Keeping Patients Well
Group exercise for wellness and prevention—a business opportunity to lead.
By Patrice Hazan, PT, DPT, GCS, MA
Our nation is facing a health care crisis: How do we provide optimal health care for the increasing number of elderly persons with chronic conditions? Physical therapists can take action and use this crisis as an opportunity to expand services to keep patients well. Private practices are in a unique position to innovatively help patients and improve profits and sustainability.
Personally, I was discouraged practicing with the current medical and reimbursement model. I felt as though I was failing my patients. I was growing tired of the all too common scenario of discharging a patient with a home exercise program and recommendations for community programs only to see them again a few months later because they lost all of the progress they had made. I decided that I could do something about this through the use of group physical therapy exercise classes to promote wellness and prevention.
While the motivating factor for designing and creating classes was to provide a needed service, I had no idea what an unbelievable cashed-based business opportunity this service provided. Word spread quickly as this type of service was not being offered anywhere. The feedback I received from patients further strengthened why I had gone this route. For example, they did not want to exercise in a gym environment, they needed their balance challenged, they were afraid of injuring themselves, senior center classes were not appropriate, and/or they did not know what exercises to do or how to progress. This showed me that my risk was paying off—the need for these unique, distinct, evidence-based classes focused on wellness and function was evident.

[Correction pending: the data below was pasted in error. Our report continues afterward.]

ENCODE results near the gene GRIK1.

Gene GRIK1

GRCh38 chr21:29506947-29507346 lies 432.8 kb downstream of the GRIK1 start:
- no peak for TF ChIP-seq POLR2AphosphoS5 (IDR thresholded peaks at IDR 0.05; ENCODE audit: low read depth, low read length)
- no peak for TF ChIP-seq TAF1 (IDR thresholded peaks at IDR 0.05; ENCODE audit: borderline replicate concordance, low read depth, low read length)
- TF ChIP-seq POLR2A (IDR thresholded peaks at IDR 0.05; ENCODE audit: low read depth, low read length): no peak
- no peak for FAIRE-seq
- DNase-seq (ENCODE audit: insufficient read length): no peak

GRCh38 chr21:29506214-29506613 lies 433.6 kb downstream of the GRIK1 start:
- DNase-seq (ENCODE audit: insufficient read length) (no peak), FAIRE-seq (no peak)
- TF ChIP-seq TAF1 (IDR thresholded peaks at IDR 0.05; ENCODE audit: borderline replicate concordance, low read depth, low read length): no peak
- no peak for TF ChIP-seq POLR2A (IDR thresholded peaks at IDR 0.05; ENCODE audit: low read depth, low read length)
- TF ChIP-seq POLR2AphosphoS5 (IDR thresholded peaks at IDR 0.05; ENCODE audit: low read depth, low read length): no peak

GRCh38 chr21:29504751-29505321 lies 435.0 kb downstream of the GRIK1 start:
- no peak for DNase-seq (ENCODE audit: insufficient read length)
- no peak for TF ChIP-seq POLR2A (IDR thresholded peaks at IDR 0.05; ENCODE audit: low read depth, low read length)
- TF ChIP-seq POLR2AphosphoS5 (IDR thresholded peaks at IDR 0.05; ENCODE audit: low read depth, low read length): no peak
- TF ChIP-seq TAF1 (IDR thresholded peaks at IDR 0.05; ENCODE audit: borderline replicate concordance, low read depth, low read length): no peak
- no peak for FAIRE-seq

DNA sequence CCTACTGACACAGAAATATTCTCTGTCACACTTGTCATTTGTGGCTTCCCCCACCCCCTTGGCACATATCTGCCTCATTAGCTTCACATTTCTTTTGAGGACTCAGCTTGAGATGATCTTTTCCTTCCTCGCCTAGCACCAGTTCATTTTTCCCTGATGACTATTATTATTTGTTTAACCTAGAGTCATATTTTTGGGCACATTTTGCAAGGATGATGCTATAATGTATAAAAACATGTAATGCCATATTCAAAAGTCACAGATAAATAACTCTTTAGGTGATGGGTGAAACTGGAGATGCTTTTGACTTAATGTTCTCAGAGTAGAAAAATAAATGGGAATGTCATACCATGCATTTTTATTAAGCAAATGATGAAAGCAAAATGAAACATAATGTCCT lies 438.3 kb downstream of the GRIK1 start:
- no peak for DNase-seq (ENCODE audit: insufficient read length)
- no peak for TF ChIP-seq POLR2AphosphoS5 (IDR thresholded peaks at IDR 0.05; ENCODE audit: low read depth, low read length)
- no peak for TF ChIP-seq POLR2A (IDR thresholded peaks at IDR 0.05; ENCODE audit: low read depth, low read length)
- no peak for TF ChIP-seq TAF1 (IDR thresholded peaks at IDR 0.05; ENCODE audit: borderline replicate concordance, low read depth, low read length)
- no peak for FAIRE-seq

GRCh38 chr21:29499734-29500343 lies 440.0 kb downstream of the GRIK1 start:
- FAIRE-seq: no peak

As a result of filling this need, not only are patients choosing use our service, but they are telling their friends about it. Physicians are also choosing us for their choice of physical therapy because of the unique transition to group classes. All of our referrals have come directly or indirectly from the fact that we offer group classes for wellness.
Wilma and Lou are perfect examples of how critical and beneficial group physical therapy classes have been in patients’ lives.